Debt servicing payments in Hungary doubled through Q3 last year, putting the country on course to surpass Italy for the highest level in the EU in 2023.

Interest payments surged to 2.5 trillion Forint ($7.1 billion) during the first nine months of 2023, twice as much as January to September 2022, according to the statistics office in Budapest on Wednesday.

In December, the country’s central bank predicted debt servicing costs rose to 4.3% of Hungary’s economic output for the full year in 2023, and could only make a slight decline to 4.2% in 2024, the worst in the European Union, Bloomberg reports.

Hungary was one of the first emerging-market sovereigns this year to sell Dollar-bonds to meet increasing financing requirements on Wednesday. Last year Hungary’s borrowing soared to cover missing European Union funds, which were suspended as a result of rule-of-law concerns under Prime Minister Viktor Orban’s rule.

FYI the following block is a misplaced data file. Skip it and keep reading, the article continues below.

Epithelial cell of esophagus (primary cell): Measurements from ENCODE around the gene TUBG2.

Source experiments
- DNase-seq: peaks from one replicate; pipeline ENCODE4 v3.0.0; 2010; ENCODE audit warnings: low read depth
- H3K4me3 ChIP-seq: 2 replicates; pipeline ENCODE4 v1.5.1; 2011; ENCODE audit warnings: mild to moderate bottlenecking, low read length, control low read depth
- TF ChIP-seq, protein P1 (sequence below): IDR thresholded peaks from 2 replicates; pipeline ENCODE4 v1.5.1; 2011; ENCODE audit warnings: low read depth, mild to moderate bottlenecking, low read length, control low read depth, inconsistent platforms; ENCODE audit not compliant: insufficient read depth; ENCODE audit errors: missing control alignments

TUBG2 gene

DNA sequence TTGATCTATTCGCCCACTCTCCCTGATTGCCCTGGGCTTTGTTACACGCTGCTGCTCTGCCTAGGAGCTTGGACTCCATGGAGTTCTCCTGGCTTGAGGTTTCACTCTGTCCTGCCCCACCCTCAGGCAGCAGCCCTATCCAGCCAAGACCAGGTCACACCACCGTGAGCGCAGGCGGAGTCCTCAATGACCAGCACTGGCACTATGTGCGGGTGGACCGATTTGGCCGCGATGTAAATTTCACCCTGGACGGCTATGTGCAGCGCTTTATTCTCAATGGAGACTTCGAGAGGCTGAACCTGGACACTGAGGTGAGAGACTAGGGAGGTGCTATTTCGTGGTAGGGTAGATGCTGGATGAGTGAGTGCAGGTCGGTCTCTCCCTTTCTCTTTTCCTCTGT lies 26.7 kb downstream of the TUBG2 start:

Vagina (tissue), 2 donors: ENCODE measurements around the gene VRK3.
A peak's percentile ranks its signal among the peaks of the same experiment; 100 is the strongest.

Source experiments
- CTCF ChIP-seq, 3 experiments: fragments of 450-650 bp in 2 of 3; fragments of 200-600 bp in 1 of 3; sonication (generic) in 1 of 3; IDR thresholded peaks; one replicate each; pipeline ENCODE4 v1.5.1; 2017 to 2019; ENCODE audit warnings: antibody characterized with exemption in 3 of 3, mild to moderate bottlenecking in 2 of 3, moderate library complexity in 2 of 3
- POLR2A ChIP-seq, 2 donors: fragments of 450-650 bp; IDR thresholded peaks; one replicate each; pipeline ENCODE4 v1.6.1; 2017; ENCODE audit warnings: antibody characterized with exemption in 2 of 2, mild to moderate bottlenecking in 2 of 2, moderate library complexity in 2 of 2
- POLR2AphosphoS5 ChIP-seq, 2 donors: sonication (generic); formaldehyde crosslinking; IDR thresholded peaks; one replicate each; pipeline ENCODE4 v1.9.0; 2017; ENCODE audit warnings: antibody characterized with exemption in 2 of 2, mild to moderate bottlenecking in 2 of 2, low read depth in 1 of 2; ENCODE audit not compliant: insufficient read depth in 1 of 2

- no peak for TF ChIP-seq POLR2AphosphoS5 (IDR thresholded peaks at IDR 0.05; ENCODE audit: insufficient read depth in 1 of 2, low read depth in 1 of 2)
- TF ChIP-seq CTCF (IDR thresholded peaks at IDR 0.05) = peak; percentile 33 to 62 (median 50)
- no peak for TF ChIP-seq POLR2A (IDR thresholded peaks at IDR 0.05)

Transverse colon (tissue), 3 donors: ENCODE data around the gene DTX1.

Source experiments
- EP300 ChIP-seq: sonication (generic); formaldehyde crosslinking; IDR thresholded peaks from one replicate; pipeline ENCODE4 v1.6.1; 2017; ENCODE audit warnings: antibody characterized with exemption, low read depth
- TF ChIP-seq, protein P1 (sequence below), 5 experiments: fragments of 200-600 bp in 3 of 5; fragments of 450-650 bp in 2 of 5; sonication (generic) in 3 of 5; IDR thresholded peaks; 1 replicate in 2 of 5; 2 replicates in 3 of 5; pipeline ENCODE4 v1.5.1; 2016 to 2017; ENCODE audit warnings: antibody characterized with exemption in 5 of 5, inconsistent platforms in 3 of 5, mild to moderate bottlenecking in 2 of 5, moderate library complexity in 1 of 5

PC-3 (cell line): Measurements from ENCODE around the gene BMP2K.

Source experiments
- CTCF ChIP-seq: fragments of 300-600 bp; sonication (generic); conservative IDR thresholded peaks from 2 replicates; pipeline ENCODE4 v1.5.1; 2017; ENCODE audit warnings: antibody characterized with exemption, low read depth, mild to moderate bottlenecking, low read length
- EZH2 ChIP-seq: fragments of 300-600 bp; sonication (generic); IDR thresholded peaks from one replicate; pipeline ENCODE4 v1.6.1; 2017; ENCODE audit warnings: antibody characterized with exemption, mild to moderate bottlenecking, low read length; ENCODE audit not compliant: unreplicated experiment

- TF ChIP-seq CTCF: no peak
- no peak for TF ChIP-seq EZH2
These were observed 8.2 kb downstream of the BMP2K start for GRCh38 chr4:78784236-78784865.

As such, due to this suspension, in 2023 Hungary increased Forint issuance, paying a high premium on inflation-linked retail bonds, particularly as consumer price growth stood just below 18% on average last year, as per estimates from the central bank.

According to Economy Minister Marton Nagy on Wednesday, the larger interest payments will result in higher interest income for the people of Hungary, sparking a domestic consumption recovery following a recession last year.

Furthermore, this has increased Hungary’s financing needs. Indeed, the country was selling $2.5 billion in 12-year Dollar bonds on Wednesday, the Bloomberg report adds, at around 180 basis points over US Treasuries, according to a source with knowledge of the matter.

Hungary had set a target of selling as much as $2 billion in foreign-currency bonds in Q1 this year, as well as nearly €1 billion in green euro bonds.


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